It's hard. I really like Arlene, who is a side character, but she makes me laugh, just thinking about her. I like her relationship with Raul, which is simultaneously motherly and in some way romantic. I think she's sort of romantically interested in him. She's also sort of his mentor, and I like that relationship a lot. I ended up loving James, but he was so hard to write that at some points I really hated him. But in the end he wound up softer, more relatable and kinder than in the beginning.

What were the best and worst parts of those seven years spent writing your first novel?

There were many changes, probably just as many ups as downs, and many exciting parts within the actual writing. There are times when you're inside of a novel when something clicks, and you can feel it just working, bringing everything into place, and those moments are so thrilling. That's why you do the rest of the hard work. In terms of pitching the book to agents and selling it and all that, there were some crazy ups and downs. I queried my agent something like two years before I signed with her, and we finally signed and then worked together for three more years, so that was a super-long and arduous process. She was so great, and so helpful, but I would often leave her office in tears because she would have me reworking whole sections, and replotting, and there was a lot of grunt work and overhauls that were really difficult. But on the whole it was really great, to learn how to write the book.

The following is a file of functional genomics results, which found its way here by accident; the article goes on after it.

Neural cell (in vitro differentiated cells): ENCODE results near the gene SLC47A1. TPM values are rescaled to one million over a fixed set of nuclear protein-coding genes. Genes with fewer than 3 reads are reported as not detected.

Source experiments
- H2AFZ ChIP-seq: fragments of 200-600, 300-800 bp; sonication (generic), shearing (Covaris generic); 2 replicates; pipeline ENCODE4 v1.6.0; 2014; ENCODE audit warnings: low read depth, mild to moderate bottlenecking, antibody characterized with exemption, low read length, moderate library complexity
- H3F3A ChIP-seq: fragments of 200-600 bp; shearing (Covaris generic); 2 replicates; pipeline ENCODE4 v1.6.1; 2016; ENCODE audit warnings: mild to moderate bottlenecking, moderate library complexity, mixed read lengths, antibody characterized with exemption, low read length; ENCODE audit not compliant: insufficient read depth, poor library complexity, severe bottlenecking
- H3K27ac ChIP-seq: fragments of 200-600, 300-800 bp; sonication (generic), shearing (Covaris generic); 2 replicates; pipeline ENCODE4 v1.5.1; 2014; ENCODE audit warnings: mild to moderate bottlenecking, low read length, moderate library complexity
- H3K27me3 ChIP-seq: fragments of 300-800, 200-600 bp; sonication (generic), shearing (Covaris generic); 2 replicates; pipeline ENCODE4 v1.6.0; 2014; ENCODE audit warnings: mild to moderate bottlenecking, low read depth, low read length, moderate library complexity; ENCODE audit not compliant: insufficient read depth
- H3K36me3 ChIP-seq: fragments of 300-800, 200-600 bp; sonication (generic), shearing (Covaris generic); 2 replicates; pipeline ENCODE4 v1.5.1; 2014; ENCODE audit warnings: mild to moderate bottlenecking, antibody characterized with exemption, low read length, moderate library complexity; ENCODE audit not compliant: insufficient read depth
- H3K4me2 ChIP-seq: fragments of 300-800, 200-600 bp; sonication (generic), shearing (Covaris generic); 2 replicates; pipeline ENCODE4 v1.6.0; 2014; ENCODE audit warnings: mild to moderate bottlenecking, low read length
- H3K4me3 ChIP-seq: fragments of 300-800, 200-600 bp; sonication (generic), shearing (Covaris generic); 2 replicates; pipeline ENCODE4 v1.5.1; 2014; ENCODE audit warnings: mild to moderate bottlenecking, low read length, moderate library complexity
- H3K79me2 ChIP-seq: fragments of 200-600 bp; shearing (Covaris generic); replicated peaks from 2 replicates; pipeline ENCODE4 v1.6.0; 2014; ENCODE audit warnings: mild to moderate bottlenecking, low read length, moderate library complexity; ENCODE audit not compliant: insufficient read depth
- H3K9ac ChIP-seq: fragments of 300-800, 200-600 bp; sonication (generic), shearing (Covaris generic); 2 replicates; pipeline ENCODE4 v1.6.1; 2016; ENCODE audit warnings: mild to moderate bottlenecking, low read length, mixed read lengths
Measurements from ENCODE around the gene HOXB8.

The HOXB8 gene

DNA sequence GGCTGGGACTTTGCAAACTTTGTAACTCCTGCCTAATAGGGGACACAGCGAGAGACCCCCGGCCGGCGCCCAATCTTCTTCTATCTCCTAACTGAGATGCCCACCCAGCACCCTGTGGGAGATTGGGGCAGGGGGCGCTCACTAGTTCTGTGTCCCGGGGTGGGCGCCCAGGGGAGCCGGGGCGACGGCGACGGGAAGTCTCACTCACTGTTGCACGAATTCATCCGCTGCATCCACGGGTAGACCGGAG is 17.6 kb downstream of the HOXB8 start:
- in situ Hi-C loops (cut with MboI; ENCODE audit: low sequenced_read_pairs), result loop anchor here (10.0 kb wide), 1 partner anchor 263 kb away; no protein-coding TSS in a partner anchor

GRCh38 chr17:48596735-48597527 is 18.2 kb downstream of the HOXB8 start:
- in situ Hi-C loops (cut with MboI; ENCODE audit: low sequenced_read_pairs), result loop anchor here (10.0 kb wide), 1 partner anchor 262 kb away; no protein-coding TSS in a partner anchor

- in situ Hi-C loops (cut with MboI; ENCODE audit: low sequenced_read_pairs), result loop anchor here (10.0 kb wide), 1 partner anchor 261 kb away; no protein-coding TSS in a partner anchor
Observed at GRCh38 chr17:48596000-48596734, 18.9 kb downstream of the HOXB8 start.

What's next?

Well, I'm working on my second novel. I'm just in the beginning stages of brainstorming and conceptualizing. The full story is to be determined, but it's rooted in the way that I grew up, in Northern California in the 1970s, in a community living situation. It will have elements of that, totally fictional of course. --Julia Jenkins


Shelf vetted, publisher supported.


Book Review

Fiction

Dodgers

by Bill Beverly


Dodgers is a road trip novel, a coming-of-age novel, a crime novel--and more. Bill Beverly's debut, about four black kids from Compton confronting white Middle America for the first time, is as durable and expansive as the early-winter trees 15-year-old East notices along the Iowa-Wisconsin border: "Trees unlike the trees in L.A: these rooted hard, grew up tall, muscular, their bare limbs grabbing all the air in the world."